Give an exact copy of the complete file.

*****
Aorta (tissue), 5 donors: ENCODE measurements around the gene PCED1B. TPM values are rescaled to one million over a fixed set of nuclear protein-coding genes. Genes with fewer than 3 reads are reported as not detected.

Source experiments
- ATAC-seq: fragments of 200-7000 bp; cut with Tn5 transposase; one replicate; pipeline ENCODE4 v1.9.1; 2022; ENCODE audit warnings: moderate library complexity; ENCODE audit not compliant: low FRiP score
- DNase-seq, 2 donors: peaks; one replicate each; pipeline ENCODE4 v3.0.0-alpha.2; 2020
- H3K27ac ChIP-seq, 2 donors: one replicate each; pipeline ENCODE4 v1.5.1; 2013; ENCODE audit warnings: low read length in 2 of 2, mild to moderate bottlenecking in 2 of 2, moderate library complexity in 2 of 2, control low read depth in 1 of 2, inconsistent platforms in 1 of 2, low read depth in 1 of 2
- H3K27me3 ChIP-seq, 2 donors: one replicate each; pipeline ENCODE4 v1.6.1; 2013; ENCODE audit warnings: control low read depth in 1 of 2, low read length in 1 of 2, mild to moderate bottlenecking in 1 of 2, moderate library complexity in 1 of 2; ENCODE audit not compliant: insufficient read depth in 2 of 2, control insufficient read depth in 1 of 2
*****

Aorta (tissue), 5 donors: ENCODE measurements around the gene PCED1B. TPM values are rescaled to one million over a fixed set of nuclear protein-coding genes. Genes with fewer than 3 reads are reported as not detected.

Source experiments
- ATAC-seq: fragments of 200-7000 bp; cut with Tn5 transposase; one replicate; pipeline ENCODE4 v1.9.1; 2022; ENCODE audit warnings: moderate library complexity; ENCODE audit not compliant: low FRiP score
- DNase-seq, 2 donors: peaks; one replicate each; pipeline ENCODE4 v3.0.0-alpha.2; 2020
- H3K27ac ChIP-seq, 2 donors: one replicate each; pipeline ENCODE4 v1.5.1; 2013; ENCODE audit warnings: low read length in 2 of 2, mild to moderate bottlenecking in 2 of 2, moderate library complexity in 2 of 2, control low read depth in 1 of 2, inconsistent platforms in 1 of 2, low read depth in 1 of 2
- H3K27me3 ChIP-seq, 2 donors: one replicate each; pipeline ENCODE4 v1.6.1; 2013; ENCODE audit warnings: control low read depth in 1 of 2, low read length in 1 of 2, mild to moderate bottlenecking in 1 of 2, moderate library complexity in 1 of 2; ENCODE audit not compliant: insufficient read depth in 2 of 2, control insufficient read depth in 1 of 2